"The Christian must discover in contemplation, and in the giving of his life, those symbolic actions which will ignite the people's faith to resist injustice with their whole lives, lives coming together as a united force of truth and thus releasing the liberating power of the God within them." - James Douglass, Contemplation and Resistance.

Sunday, August 23, 2009

Smart Power: the Obama Way




There is a pattern in Obama's behavior. First, he makes a strong rhetorical flourish that apparently contains a ringing endorsement of liberal policy. However, on close examination, it is found to contain subtle hedging, a slight obscuring of the issue inserted to provide cover for later. This is usually followed by a lengthy phase in which right wing forces accuse him of "socialism" in various verbal disguises or openly. Rather than countering these forces with a strong and principled defense, he "reaches out" to the other side in a way that allows them to provide the default framing of the issue. It is here that he maneuvers most skillfully, but emphatically not for the liberal position he apparently endorsed at the beginning. Expect no "simple, pithy formulas" here.

The current frame of the debate is that the health insurance industry is an unchangeable fact of nature, which may need a tweak here and there, but is fundamentally inalterable. Once that's conceded, the public option has already been implicitly removed from consideration. Instead of choosing to fight against the right-wing onslaught, by, for instance, using those who staffed his campaign to pack town hall meetings, he uses the noise provided by the right to make an ascending series of concessions until he arrives at the place he intended to be in the first place. The basic intent is to make a tweak or two to the current system so that it can more efficiently extract profit from patients. Once the battle has been lost, he will make "the moral case for reform." In this way he covers the final retreat by using his liberal credentials.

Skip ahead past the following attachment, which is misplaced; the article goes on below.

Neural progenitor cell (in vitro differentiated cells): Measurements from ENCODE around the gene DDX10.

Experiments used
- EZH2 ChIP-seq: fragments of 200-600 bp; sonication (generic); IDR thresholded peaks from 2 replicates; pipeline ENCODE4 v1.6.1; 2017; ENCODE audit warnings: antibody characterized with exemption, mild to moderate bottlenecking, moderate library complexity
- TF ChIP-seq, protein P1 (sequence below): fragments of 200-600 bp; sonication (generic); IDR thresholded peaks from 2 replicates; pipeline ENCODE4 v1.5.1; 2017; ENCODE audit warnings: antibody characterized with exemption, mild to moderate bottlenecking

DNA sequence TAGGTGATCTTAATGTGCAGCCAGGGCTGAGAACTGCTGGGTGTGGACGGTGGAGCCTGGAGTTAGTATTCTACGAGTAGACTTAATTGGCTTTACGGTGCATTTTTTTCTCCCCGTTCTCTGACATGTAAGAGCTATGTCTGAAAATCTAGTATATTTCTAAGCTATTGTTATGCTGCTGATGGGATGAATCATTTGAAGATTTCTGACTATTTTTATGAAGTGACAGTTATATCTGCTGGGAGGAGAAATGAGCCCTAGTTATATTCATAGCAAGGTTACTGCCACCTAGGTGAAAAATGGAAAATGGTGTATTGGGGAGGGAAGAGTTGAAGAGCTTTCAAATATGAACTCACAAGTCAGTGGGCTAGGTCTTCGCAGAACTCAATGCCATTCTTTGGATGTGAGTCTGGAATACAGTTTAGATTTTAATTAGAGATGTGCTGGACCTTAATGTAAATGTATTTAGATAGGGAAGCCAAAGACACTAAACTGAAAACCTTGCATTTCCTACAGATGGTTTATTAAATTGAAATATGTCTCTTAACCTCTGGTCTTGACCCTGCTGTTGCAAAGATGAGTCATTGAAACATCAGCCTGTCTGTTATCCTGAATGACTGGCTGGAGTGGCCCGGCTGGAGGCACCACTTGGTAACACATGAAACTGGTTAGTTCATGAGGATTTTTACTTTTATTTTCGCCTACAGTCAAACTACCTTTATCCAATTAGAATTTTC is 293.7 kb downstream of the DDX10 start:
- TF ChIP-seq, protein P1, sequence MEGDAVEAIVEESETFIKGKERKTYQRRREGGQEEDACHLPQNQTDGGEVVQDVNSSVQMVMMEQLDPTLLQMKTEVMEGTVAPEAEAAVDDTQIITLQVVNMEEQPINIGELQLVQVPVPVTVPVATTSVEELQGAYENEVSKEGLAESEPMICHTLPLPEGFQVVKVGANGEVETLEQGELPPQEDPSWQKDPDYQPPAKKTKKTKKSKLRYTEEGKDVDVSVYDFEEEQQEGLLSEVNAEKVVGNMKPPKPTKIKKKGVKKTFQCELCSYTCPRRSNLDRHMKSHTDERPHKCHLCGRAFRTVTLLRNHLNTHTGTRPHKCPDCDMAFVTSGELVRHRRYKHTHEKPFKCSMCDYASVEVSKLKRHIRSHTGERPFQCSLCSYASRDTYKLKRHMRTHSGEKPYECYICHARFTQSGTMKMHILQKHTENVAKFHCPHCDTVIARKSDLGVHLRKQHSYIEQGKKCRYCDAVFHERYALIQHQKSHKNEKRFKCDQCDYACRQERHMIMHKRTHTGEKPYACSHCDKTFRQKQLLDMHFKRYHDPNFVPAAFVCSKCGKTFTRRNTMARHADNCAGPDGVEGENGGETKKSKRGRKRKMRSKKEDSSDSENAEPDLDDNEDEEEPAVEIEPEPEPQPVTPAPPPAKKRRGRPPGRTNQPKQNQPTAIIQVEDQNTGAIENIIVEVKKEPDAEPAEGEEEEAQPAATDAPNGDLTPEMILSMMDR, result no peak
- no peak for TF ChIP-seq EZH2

But notice how he has built up his political credit with both the right and left. To the left, he provides rhetorical concessions. To the right he provides the substance of what they want but rebranded to make it more palatable. For instance, the proposed non-profit co-ops, which act as a flimsy nightgown to cover the real deed. Taxpayer money used to subsidize the health care plan will go straight towards health care company profits, while they provide the same shoddy care as before. Thereby, he maintains his true power base. His role is to provide marketable justifications for maintaining the current relationships of economic and political power. In that art, he is a master.

3 comments:

Neil said...

I really appreciate your postings. Please keep them coming.

Neil said...

I really enjoy your blog and have been exploring some of your past posts as well. The "Books in Focus' are very appreciated. I've just read Stringfellow's "An Ethic for Christians" (what a great discovery Stringfellow is!) and am now reading "The Nonviolent Cross" (also amazing). I'm also beginning to explore liberation theology. I would love to see more book recommendations.
BTW -- I was received into the Catholic Church in 2006 and started reading Dorothy Day about a year ago and am totally blown away. Working out the social implications of the conversion.

Boyd said...

Your kind words are much appreciated, Neil. I too am a convert to Catholicism and was received into the Church in 1984. I have been reading a lot of liberation theology lately, both the "classic" theologians like Gutierrez and those who are part of the renewal of liberation theology now going on like Ivan Petrella and Jung Mo Sung. I'll be adding to the list tonight. I'd also like to welcome you to post your thoughts on these authors so that we can get some discussion going with other radical Christians.